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Genome Biol Evol. 2020 Mar 20. pii: evaa055. doi: 10.1093/gbe/evaa055. [Epub ahead of print]

Comparative and evolutionary genomics of isolates provide insight into the pathoadaptation of Aeromonas.

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Équipe Pathogènes Hydriques Santé Environnements, UMR 5569 HSM, University of Montpellier, Montpellier, France.
Laboratoire de Bactériologie, Hôpitaux universitaires de Strasbourg, Strasbourg, France.
National Academy of Sciences, National Research Council, Postdoctoral Research Associate, US Naval Research Laboratory, Washington, District of Columbia, USA.
Department of Molecular and Cell Biology, University of Connecticut, Storrs, Connecticut, USA.
Département de Bactériologie, CHU de Nice, Nice, France.
Département d'Hygiène Hospitalière, CHRU de Montpellier, Montpellier, France.


Aeromonads are ubiquitous aquatic bacteria that cause opportunistic infections in humans, but their pathogenesis remains poorly understood. A pathogenomic approach was undertaken to provide insights into the emergence and evolution of pathogenic traits in aeromonads. The genomes of 64 Aeromonas strains representative of the whole genus were analysed to study the distribution, phylogeny and synteny of the flanking sequences of 13 virulence-associated genes. The reconstructed evolutionary histories varied markedly depending on the gene analysed and ranged from vertical evolution, which followed the core genome evolution (alt and colAh), to complex evolution, involving gene loss by insertion sequence-driven gene disruption, horizontal gene transfer and paraphyly with some virulence genes associated with a phylogroup (aer, ser, and type 3 secretion system components) or no phylogroup (type 3 secretion system effectors, Ast, ExoA, and RtxA toxins). The general pathogenomic overview of aeromonads showed great complexity with diverse evolution modes and gene organization and uneven distribution of virulence genes in the genus; the results provided insights into aeromonad pathoadaptation, or the ability of members of this group to emerge as pathogens. Finally, these findings suggest that aeromonad virulence-associated genes should be examined at the population level and that studies performed on type or model strains at the species level cannot be generalized to the whole species.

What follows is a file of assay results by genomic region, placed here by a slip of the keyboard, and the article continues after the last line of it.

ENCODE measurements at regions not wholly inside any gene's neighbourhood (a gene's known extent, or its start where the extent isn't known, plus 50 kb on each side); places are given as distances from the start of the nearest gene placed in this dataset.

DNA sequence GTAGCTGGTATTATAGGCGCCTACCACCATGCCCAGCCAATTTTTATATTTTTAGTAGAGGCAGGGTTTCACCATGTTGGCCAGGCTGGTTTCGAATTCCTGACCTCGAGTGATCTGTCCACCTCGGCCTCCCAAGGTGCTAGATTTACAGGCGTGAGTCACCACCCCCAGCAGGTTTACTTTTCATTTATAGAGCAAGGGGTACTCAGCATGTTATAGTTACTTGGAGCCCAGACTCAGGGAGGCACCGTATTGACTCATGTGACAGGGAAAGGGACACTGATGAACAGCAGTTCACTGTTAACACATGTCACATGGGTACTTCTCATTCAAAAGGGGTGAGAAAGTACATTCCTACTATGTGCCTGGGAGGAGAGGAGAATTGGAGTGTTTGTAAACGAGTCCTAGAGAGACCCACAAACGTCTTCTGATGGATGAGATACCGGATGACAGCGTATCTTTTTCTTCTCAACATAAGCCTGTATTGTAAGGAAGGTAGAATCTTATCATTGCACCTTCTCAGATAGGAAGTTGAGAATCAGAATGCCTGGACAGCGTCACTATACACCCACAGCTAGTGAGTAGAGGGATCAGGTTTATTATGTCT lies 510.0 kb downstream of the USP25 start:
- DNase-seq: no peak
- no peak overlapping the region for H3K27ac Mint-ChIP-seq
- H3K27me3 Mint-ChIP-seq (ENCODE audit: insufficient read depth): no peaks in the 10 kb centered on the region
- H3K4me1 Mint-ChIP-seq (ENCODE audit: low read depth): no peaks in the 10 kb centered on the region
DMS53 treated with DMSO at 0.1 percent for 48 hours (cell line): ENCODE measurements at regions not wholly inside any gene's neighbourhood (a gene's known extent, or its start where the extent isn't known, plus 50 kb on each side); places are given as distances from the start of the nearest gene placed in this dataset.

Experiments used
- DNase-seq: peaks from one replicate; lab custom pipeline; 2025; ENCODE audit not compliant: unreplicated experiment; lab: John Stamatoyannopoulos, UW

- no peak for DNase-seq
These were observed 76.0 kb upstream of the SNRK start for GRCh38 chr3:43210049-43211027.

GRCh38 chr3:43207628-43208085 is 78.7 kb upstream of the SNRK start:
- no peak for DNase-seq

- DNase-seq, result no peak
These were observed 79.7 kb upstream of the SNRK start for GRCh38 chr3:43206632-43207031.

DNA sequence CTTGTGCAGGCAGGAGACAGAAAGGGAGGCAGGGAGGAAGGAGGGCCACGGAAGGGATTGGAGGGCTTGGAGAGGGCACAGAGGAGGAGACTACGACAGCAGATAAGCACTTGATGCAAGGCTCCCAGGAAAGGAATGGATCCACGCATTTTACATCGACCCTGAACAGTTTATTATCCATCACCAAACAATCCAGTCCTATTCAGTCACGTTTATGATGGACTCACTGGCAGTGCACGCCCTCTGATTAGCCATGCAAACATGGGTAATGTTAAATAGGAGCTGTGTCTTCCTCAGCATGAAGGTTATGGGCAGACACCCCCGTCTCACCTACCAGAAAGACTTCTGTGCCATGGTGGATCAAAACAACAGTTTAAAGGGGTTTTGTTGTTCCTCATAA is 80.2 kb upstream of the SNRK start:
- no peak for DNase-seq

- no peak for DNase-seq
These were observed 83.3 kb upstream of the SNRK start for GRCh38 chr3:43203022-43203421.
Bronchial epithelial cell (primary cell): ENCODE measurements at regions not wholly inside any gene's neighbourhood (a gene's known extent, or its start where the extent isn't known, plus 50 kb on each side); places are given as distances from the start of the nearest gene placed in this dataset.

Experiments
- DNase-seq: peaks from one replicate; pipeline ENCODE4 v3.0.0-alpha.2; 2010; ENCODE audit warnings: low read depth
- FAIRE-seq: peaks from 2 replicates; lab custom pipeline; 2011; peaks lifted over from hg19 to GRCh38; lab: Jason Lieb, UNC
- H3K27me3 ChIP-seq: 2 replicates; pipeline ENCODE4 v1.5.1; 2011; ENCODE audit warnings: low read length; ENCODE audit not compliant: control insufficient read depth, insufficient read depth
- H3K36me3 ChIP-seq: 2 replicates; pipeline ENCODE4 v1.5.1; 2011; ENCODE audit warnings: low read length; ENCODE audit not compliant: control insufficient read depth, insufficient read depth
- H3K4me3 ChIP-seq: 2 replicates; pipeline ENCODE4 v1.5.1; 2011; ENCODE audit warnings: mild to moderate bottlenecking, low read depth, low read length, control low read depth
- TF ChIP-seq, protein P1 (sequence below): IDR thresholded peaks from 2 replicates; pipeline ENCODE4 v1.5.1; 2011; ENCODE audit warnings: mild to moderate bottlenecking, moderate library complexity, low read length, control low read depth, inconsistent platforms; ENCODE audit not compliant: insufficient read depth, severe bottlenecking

Aeromonas ; evolution; genomes; opportunistic pathogens; pathoadaptation; pathogenomics

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